It was the taste of that first tomato that did it.
We hadn’t seen the sun set and I was already smitten with Italy. On my first holiday there, on the glorious Amalfi coast last year, my friend and I were being baked in an uncomfortably hot Sorrento. In a tiny, dusty restaurant, we cooled off and ordered Insalata Caprese. That was the first time I actually tasted sun in a tomato, and what the word ripe meant. The mozzarella was young and pillowy and fantastic. A soft white on the lip smacking red of tomato and cracks of black pepper, glugs of olive oil and sweetly picked basil. The owner allowed us to stay and we sat happily for the afternoon and ordered another Caprese, and then pasta and local wine. We solved the problems of the world that day. I kept wondering why the owner wasn’t rushing us and soon realised why. He’s Italian.
When I first went to Terra Madre, on Bachelor’s Walk, I was reminded of all of those things I loved about my Italian trip. The food, the people, and their passion for sourcing every precious ingredient that goes on the plate. Then allowing those ingredients to sit simply, proudly secure in the knowledge that they are all beautiful and delicious. No fuss, just food.
I told my friend, and colleague from RTÉ ‘The Restaurant’, food writer Paolo Tullio, about Terra Madre, which translates as ‘Mother Earth.’ Him being my touchstone for all things Italia related, I was keen on his judgement.
This place is tiny, downstairs in a basement off Bachelor’s Walk . It’s unpretentious. It’s a place you wouldn’t go on a first date, but a third. It’s charmingly bare, chandelier free with a few knee crusher tables and a distinct lack of linen, which highlight what’s important for them here: the food. The wine list is similarly stark. It’s whatever they deem is good, one white, and one red. Pretty risky, or arrogant, but thankfully, it’s always been good.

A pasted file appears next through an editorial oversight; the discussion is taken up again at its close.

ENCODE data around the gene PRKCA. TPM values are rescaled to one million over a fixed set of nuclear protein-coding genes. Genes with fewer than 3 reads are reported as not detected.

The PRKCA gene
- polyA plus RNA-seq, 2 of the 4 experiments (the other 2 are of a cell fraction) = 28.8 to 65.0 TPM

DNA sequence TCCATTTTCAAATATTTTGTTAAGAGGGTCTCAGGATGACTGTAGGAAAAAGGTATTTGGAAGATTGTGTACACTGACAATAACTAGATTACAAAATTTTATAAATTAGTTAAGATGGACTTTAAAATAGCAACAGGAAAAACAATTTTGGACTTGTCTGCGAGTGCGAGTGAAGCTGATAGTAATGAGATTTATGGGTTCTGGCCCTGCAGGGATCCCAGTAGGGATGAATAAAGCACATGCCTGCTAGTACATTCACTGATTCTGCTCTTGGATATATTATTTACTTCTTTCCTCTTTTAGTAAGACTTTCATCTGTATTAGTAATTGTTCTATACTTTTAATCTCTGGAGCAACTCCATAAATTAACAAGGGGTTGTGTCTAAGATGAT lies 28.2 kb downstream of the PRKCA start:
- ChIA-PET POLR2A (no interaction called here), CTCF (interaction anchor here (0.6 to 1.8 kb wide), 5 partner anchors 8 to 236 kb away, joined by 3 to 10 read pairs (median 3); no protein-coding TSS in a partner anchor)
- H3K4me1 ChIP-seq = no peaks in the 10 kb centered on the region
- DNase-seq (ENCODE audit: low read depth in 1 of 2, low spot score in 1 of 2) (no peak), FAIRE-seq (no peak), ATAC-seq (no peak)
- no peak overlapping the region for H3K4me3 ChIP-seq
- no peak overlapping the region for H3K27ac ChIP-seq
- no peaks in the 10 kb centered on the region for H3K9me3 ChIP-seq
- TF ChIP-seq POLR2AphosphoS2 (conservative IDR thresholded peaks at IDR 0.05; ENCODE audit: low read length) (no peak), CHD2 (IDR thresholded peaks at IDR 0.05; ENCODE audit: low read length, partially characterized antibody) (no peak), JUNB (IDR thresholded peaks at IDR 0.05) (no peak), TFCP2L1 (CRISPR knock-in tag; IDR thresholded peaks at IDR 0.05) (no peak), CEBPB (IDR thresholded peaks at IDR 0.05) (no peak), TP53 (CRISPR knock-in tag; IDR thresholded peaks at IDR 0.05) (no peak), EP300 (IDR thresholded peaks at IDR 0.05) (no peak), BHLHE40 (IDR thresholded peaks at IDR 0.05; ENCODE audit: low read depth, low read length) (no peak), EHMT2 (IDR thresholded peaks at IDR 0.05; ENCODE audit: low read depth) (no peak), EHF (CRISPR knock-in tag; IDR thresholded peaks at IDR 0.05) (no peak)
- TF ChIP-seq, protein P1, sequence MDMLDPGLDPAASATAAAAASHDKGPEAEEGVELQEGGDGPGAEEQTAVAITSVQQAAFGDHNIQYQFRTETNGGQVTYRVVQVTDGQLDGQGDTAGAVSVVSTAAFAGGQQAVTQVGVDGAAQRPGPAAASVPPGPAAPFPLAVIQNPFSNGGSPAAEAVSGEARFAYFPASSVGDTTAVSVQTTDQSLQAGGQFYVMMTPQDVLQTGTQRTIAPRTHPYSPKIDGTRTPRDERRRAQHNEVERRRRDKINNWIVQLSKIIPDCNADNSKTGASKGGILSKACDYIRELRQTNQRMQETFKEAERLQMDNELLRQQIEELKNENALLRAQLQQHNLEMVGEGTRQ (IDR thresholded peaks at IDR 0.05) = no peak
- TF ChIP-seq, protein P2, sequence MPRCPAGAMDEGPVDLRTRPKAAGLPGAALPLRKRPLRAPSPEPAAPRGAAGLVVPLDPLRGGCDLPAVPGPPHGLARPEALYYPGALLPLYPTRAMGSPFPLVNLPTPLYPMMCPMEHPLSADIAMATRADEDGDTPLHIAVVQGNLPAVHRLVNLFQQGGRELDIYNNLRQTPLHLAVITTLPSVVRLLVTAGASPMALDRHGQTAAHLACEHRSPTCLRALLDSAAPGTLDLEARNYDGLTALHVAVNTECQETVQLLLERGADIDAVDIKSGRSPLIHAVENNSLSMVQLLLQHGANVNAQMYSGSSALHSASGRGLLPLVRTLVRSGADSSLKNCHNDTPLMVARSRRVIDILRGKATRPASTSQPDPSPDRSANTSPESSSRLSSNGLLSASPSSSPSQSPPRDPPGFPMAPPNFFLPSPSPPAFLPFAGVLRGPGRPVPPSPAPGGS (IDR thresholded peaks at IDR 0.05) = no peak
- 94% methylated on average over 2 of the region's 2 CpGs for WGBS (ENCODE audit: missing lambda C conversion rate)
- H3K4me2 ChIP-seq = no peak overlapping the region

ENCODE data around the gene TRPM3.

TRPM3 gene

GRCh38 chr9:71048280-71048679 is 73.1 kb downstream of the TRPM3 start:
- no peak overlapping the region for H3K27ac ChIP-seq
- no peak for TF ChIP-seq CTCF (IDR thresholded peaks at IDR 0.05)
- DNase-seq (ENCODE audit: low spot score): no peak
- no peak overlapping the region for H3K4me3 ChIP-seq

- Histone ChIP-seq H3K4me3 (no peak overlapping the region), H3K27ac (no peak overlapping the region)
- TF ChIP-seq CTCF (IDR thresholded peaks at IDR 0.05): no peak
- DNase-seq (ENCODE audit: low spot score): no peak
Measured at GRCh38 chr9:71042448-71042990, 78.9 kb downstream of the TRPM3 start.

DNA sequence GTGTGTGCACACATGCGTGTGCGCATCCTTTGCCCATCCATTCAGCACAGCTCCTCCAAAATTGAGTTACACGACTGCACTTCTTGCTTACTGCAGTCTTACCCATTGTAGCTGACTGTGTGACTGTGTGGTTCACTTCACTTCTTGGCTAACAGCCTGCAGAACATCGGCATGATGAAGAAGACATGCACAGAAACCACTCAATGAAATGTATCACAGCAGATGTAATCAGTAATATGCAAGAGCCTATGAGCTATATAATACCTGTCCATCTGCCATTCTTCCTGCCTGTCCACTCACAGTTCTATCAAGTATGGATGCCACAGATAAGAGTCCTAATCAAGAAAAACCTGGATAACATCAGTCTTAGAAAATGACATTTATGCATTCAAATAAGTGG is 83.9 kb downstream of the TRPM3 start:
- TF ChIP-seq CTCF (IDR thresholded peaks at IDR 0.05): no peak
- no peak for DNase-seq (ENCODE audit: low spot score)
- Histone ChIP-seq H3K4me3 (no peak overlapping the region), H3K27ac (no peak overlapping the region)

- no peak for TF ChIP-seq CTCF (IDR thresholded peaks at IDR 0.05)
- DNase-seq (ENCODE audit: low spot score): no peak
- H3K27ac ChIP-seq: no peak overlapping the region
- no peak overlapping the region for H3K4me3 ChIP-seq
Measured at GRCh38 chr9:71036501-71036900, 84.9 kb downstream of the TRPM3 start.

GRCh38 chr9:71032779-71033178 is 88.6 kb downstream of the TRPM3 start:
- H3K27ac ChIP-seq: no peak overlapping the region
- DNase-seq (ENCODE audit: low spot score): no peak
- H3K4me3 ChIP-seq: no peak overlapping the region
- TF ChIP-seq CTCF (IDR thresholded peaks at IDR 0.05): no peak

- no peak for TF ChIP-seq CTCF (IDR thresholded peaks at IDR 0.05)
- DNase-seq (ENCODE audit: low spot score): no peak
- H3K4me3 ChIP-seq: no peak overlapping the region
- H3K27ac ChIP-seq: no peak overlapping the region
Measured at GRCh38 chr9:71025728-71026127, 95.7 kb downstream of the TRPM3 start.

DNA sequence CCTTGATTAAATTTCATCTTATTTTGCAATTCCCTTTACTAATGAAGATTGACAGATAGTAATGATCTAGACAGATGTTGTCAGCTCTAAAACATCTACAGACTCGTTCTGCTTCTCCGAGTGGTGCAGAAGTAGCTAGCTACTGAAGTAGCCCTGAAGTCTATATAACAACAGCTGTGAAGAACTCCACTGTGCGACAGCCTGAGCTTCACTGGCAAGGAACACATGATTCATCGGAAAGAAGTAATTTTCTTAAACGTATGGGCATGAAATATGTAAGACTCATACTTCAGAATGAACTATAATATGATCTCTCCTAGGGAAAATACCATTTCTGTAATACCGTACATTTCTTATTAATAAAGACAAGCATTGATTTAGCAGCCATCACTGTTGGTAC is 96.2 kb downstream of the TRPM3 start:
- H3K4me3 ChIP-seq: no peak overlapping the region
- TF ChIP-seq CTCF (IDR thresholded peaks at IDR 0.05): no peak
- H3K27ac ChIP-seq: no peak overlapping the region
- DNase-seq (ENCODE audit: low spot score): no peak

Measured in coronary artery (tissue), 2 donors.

The menu is short. One photo copied page of A4 paper, smudged with fingerprints. And my favourite, there is no pizza.
We ordered the bruschetta. One crostino with lardo di Colonnata, and one with wild capers. The lardo is my favourite, but both are delicious. Lardo is something that dare not speak its name, lard. Rendered and matured, it’s utter artery hurting heaven. Thanks to Paolo for first teaching me how to say bruschetta properly. (brooos- ske-ta).
The highlight of the salads which came next was an ingredient and my dear love, cheese. A Parmesan that was aged for 36 months was proudly announced when it arrived at the table and shone in a simple salad.
Paolo had the rabbit gnocchi, which is the best I’ve tasted in town. I had a pasta dish with pasta cut ‘alla chitarra’ which was square and like guitar strings, with a Calabrian tomato sauce. It was tasty, nothing to write home about and I wished I had the gnocchi.
We finished on a chocolate cake and a ricotta tiramisu. My tiramisu lacked the rich indulgence of the mascarpone. Ricotta is a cheese I find pointless. But Paolo’s cake was good. He had had the meal I had wanted to. The espresso is the best I’ve had in Dublin, with proper crema on top. We left content.
Terra Madre is the closest I’ve found to that feeling I had in Italy. It is the beauty of sitting down to share good food with a loved one or friend where you appreciate the story of the food in front of you, as much as the people you are sharing the table with.
The link to Paolo’s review of Terra Madre is here: